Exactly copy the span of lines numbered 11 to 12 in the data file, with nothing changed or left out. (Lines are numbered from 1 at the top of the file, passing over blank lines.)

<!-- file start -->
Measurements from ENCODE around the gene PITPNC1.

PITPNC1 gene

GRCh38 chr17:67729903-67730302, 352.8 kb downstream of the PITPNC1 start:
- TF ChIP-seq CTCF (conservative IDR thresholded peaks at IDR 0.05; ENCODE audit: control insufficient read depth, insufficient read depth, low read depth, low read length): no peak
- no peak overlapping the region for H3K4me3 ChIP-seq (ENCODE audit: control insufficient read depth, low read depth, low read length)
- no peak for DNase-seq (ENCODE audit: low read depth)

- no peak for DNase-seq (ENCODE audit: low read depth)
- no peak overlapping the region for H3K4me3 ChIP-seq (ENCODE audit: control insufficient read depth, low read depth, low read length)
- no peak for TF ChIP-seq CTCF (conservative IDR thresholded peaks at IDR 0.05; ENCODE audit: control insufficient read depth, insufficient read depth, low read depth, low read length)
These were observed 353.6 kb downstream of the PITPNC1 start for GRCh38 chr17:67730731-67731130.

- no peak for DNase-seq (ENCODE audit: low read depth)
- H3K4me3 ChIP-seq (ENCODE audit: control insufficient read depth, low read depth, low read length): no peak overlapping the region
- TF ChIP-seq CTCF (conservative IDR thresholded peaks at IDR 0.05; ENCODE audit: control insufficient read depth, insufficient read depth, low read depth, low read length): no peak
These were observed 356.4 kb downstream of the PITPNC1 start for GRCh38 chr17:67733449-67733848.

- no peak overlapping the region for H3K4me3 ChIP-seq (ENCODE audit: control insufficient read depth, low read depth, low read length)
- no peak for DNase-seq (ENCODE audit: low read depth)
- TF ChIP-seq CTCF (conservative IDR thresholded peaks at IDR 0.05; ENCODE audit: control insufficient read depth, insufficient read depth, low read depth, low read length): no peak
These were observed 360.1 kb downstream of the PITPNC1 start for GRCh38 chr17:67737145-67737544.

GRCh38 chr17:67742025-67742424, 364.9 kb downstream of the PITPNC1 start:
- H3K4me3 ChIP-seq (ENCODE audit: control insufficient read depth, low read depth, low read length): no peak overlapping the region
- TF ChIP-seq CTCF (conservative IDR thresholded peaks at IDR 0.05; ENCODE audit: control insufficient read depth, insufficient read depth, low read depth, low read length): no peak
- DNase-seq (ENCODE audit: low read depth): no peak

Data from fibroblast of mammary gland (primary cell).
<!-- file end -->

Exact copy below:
- no peak for DNase-seq (ENCODE audit: low read depth)
- H3K4me3 ChIP-seq (ENCODE audit: control insufficient read depth, low read depth, low read length): no peak overlapping the region